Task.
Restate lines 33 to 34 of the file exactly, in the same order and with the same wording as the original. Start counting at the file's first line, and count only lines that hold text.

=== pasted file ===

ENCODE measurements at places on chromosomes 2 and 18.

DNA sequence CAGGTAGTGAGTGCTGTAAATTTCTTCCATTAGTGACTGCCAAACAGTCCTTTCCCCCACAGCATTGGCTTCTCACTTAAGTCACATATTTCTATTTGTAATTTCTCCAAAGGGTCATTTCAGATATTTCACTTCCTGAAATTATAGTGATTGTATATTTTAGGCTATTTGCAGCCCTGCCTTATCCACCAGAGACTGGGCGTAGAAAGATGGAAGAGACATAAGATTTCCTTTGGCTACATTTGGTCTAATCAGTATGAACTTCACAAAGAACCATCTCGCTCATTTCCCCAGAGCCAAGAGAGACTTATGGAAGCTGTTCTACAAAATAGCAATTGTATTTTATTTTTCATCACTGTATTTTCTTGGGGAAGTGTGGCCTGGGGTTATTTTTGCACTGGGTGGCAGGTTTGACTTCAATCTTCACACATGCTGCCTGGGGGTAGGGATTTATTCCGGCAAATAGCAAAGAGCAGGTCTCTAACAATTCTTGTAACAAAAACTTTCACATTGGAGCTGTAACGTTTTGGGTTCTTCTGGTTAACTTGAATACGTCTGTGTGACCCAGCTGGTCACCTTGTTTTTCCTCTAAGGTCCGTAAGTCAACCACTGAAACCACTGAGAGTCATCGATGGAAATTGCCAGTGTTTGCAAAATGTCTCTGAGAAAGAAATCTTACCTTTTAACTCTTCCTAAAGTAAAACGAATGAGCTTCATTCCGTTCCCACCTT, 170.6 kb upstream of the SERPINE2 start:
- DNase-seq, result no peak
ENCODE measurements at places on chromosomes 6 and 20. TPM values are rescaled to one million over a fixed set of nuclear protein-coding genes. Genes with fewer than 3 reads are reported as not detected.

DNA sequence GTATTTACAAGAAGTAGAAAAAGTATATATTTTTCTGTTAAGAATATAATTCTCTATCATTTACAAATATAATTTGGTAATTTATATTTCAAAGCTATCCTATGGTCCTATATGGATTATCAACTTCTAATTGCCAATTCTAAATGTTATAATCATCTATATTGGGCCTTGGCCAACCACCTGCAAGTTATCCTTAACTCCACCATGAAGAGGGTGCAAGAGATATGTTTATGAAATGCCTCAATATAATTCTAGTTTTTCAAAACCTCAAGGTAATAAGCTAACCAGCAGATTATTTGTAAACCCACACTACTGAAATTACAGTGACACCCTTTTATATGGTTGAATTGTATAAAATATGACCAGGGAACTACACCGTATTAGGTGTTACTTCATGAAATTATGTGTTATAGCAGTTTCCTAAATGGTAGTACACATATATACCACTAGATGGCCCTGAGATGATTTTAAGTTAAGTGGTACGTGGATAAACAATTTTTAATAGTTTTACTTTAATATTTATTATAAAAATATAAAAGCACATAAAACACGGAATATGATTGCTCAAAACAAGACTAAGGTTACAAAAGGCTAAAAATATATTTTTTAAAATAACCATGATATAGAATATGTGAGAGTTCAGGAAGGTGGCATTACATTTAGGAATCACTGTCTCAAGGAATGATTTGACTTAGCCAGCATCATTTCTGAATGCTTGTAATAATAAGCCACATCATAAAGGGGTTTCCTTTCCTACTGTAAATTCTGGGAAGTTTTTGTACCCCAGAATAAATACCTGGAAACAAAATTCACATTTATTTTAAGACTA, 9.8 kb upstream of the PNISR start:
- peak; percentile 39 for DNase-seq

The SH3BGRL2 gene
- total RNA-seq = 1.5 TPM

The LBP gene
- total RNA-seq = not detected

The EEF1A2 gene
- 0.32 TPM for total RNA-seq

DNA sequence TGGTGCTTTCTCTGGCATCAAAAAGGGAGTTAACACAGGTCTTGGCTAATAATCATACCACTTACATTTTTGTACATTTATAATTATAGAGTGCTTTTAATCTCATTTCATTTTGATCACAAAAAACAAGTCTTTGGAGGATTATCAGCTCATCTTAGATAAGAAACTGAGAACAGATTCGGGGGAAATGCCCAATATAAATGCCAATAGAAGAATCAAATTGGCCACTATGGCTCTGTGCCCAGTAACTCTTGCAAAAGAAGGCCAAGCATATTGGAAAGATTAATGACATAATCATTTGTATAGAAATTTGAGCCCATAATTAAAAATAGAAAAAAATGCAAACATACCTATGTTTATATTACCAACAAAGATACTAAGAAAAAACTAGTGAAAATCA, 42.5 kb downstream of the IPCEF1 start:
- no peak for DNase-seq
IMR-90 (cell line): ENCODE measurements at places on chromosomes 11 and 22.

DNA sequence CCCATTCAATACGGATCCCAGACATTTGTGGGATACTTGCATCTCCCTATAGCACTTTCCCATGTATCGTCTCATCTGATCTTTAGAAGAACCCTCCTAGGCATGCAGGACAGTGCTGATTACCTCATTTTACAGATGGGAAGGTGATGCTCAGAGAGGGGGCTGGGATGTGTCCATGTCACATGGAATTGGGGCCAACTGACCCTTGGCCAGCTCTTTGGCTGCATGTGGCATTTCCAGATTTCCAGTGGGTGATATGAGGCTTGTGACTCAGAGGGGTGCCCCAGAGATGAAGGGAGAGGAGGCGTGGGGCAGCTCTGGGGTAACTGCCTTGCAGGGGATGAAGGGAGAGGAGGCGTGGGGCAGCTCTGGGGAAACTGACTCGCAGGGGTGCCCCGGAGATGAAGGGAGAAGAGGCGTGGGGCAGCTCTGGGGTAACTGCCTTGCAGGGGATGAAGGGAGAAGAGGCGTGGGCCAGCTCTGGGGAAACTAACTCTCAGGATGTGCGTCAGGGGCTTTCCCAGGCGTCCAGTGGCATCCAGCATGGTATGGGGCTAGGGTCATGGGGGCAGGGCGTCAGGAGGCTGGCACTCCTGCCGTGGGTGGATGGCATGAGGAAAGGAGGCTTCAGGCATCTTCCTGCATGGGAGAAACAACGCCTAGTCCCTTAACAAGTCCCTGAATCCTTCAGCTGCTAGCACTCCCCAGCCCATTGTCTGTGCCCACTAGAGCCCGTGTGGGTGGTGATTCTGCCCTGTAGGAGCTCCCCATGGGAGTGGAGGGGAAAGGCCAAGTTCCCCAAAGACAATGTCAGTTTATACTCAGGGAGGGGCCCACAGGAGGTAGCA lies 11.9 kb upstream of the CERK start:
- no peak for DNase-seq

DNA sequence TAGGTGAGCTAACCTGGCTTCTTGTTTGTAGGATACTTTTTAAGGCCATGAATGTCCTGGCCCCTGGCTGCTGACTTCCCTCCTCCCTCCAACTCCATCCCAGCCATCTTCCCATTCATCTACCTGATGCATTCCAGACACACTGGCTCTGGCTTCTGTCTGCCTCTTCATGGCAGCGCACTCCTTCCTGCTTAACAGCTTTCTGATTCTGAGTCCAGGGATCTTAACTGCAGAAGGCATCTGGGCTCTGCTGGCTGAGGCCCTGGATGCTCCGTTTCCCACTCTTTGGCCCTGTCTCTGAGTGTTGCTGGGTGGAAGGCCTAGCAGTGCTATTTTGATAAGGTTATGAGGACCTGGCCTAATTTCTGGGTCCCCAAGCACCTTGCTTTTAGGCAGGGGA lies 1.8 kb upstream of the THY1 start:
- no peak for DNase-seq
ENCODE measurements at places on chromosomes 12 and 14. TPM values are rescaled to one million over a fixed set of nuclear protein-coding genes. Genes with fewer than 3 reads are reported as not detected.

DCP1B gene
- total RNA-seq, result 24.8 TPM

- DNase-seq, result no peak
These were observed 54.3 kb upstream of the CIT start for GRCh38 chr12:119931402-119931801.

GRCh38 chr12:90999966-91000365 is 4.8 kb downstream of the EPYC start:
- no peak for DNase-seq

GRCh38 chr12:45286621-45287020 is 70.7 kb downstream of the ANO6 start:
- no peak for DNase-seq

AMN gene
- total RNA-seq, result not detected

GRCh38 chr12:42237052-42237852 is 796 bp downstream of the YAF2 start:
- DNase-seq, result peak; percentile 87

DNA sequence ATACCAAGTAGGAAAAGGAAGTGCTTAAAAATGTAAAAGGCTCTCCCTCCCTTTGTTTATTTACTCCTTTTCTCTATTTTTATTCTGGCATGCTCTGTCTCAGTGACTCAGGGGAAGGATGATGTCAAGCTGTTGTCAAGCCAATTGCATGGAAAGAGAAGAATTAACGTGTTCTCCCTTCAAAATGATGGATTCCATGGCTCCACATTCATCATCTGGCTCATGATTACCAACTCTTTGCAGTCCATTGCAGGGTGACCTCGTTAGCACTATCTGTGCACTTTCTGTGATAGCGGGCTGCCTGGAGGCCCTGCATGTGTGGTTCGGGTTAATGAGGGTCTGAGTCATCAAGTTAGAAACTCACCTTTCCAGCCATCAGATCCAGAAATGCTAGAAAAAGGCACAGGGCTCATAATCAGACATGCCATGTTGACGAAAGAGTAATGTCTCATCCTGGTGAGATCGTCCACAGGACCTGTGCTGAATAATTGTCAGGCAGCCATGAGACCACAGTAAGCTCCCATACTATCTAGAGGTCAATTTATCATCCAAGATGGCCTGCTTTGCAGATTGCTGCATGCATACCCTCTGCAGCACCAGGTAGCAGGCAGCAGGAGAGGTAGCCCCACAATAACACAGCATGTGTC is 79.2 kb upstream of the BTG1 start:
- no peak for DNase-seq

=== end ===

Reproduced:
DNA sequence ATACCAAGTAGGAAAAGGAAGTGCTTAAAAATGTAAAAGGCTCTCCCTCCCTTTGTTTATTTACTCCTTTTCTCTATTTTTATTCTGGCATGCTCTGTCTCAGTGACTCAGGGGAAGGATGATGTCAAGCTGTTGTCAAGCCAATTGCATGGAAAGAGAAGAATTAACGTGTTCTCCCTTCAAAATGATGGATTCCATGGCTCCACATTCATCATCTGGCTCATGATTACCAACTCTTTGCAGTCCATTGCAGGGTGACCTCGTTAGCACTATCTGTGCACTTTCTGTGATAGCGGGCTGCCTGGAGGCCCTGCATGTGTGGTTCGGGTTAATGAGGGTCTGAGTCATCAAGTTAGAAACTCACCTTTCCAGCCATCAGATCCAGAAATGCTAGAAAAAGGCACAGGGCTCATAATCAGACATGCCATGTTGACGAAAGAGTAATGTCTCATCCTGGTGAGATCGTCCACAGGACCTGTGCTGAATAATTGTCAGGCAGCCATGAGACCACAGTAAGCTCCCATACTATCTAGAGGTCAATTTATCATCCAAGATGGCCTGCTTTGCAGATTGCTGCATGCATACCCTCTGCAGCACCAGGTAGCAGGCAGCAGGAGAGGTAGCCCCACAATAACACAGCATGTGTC is 79.2 kb upstream of the BTG1 start:
- no peak for DNase-seq